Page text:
In the last post, we talked about audio. Now, we’re going to talk about the brother of audio in writing music: MIDI
MIDI stands for Musical Instrument Digital interface. It is a protocol defined in 1983.
What it is very important to understand, is that MIDI is not sound. Midi represents events. All vst instruments use MIDI and many people are confused, believing that MIDI is actually some kind of a sound generator. MIDI simply transfers information about events like pitch, velocity and duration of a note.
So, for example, when you use a MIDI keyboard to play a vst instrument, and you press C1, the MIDI keyboard, just sends the information that this note has just been pressed.
What is so useful about MIDI is that it is an industry standard protocol that allows all sorts of devices to communicate with each other. Before the advent of MIDI, different devices followed different configurations. Now, it is possible to write something solely on sythesizer, and then transfer it into your DAW to use other sounds you like. Of course you can do the opposite. You can send MIDI messages from your DAW to another source. These messages don’t have to be sounds, they can be triggers for all sorts of events. MIDI cables are usually used in an in-out configuration, but there’s also the midi thru configuration, which tranfers directly the data from the MIDI in to another source, without a delay, something that is usually a problem in larger rigs. You’ll probably never have to deal with this issue as a computer musician .
MIDI was also, once, promoted as means to transfer songs, but with the coming of faster connections on the internet it has lost this function. However, if you search, you can find collections of MIDI songs on the internet, since they still have their uses. You can, for example, open your MIDI file in Cubase and read it like a score, with its score editor, if you are interested in analyzing songs.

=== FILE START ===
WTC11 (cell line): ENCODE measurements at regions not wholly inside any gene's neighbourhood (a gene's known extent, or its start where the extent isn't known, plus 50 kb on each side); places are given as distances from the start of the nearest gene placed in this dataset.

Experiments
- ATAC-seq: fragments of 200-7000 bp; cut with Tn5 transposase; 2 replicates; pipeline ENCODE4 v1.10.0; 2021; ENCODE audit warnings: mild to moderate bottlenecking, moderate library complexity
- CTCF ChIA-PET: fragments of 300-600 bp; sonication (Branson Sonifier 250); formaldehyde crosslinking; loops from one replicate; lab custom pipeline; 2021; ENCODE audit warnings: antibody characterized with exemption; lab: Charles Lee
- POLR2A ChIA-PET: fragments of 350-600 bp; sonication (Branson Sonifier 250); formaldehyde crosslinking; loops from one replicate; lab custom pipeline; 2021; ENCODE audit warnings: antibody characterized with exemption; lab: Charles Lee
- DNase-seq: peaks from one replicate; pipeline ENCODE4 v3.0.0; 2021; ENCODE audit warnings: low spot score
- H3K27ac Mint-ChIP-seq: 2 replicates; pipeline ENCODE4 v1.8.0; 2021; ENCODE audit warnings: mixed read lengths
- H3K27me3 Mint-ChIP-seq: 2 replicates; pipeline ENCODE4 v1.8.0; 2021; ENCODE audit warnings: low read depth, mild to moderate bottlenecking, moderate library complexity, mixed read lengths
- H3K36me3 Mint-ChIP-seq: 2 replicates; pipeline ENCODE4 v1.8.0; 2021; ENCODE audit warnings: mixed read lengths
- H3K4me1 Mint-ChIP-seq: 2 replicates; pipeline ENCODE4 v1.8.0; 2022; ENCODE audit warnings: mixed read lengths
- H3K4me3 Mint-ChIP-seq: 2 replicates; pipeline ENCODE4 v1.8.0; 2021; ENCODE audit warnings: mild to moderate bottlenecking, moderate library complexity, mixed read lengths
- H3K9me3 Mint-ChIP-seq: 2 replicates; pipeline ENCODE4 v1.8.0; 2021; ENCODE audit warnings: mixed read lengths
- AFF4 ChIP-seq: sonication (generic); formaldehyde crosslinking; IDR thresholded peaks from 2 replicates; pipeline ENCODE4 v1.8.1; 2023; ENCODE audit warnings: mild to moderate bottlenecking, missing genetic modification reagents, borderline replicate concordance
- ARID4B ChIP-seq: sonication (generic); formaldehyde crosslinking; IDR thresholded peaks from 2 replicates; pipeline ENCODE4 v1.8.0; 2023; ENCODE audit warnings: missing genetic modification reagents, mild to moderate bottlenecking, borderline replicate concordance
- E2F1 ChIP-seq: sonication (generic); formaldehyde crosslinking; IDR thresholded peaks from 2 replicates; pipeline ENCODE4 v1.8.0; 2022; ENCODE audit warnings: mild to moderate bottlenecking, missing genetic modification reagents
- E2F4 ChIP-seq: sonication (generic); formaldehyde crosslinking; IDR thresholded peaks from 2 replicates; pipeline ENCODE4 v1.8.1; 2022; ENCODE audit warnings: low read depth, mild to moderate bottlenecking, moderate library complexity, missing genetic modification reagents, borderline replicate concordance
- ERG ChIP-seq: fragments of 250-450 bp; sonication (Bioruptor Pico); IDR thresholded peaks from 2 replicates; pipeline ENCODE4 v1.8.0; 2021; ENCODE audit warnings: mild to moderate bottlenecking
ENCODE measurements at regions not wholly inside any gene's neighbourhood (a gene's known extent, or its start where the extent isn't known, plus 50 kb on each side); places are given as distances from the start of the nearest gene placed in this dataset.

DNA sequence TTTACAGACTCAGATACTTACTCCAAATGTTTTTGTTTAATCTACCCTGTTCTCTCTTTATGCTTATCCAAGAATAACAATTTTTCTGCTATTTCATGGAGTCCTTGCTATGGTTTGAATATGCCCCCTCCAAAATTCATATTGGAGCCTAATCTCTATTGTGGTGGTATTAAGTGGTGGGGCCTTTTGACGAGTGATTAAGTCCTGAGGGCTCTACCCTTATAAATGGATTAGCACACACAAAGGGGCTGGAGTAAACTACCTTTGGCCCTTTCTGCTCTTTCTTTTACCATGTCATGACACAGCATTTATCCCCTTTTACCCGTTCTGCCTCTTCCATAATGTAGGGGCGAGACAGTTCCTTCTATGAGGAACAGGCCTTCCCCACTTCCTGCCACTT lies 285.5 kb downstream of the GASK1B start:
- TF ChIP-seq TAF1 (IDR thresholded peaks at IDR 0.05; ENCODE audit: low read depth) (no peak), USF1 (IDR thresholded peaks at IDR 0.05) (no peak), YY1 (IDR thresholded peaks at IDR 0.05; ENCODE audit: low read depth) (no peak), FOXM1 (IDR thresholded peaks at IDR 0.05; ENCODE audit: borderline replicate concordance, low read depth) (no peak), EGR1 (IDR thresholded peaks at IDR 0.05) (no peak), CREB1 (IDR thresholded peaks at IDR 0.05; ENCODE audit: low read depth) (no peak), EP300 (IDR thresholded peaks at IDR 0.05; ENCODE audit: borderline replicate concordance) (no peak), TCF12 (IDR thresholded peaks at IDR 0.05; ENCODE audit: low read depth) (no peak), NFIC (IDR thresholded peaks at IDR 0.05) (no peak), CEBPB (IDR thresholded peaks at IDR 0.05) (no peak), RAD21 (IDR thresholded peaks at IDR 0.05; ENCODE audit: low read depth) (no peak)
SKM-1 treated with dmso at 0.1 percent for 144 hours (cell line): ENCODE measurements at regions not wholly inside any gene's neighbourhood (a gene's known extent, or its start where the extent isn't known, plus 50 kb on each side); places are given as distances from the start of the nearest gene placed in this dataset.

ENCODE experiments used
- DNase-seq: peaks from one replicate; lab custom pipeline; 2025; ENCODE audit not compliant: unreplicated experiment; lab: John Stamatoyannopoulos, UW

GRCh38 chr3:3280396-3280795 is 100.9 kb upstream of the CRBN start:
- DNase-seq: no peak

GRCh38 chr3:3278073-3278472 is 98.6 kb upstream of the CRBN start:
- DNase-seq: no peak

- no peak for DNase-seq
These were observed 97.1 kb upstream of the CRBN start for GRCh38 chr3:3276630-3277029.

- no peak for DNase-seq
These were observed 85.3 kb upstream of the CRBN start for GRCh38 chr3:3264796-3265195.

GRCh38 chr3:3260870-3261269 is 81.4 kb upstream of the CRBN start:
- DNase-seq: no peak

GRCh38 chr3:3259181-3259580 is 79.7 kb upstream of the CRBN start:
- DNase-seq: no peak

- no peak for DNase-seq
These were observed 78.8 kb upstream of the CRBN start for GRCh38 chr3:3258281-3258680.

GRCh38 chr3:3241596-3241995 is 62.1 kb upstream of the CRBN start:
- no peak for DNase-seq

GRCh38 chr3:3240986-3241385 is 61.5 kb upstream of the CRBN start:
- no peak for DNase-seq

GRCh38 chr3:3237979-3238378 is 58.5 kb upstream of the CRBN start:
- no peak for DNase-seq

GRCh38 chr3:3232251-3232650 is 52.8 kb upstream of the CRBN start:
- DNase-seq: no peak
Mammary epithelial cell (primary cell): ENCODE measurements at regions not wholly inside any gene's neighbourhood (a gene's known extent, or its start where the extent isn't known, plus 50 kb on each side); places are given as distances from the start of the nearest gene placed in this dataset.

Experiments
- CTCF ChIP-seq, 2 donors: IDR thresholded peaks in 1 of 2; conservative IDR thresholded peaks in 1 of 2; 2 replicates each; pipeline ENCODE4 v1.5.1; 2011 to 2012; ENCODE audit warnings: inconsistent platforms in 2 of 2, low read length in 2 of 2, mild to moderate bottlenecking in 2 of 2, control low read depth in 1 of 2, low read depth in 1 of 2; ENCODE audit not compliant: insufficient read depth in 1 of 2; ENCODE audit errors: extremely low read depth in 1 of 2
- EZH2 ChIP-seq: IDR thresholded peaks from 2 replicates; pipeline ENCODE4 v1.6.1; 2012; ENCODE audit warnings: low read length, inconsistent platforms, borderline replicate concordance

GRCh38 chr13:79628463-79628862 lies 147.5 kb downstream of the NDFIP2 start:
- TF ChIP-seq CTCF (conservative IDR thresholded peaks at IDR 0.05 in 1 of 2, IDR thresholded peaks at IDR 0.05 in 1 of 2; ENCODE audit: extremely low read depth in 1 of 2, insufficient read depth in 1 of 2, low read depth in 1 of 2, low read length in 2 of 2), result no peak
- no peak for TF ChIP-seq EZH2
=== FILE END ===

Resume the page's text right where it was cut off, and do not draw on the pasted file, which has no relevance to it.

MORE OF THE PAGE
In order to maximize compatibility, in 1991, GM (General Midi) was created. This was a protocol that defined, among other things, like polyphony, which program number was which sound. Before that, a synthesizer could use program 1, for example, for a strings sound. With GM, there was a certain spot for each instrument, defining, for example, that program 17 is a drawbar organ. Thus, you could be sure, that a midi song, was played in another synthesizer, with the sounds it was meant to be played.
Now, all the vst instruments use MIDI and they incorporate it in various ways. Drum simulators for example, have "velocity layers", which means, that they read the velocity of the note played and they play a different sample every time. Thus for example, instead of just sampling a snare drum and playing it louder if the velocity is louder, these VSTs trigger a different sample, that was recorded was the snare hit harder, thus producing a more natural sound.
A typical MIDI connection amongst various synthesizers
The most important MIDI parameters you’re going to occupy yourself when you write your music, is velocity (which we refered to above), which defines how loud a note is played. There is also aftertouch, which is extra pressure applied after you press a key and sustain and can be useful is some vst instruments such as Akoustik Piano. Pitch bend can also be used, when you’re trying to emulate a guitar, or play in exotic tunings. Most of the other MIDI commands are used rarely.
When you enter the world of computer music, you have to choose one MIDI-keyboard. Something that you will see concerning MIDI keyboards, is that they have many knobs and faders. One more thing you can use MIDI for, is to "map" (as we say), that is to connect, these faders and knobs, to functions within your DAW. You can connect your faders to the volume faders in your DAW mixer, and your knobs to knobs of your VST instruments, thus controlling every parameter of your DAW from your keyboard. Ableton’s Live, has, probably, the finest MIDI mapping functions. Since it’s role is to be used in live situations, you can map almost every parameter of the program to your MIDI keyboard.
A MIDI keyboard
When you choose a MIDI keyboard, do yourself a favor and buy one with 5 octaves. Don’t be cheap and buy one with two, because you’re going to regret it later, unless, you are TRULY limited in space and money. Furthermore, some keyboards offer weighted keys, which means that the feel of the play resembles that of a piano. They are easier to play if you’re a pianist, but they’re not such a great deal, even if they are generally easier to play than the rest.
When you write using MIDI, you’ll have to be accustomed to the idea of a piano roll. Even if you record everything via a MIDI keyboard, there will be times when you’ll need to edit your work. Piano rolls can be a little tiresome, because you see the notes as in a piano, but in a vertical manner, but this is a discomfort you’ll just have to handle.
A typical piano roll
So, that was it for today! MIDI is very simple, and there are really not many things to know. You just plug a cable and then play However, it won’t hurt you to know a few things about its history and its basic ideas behind its creation. Until next time, just keep playing!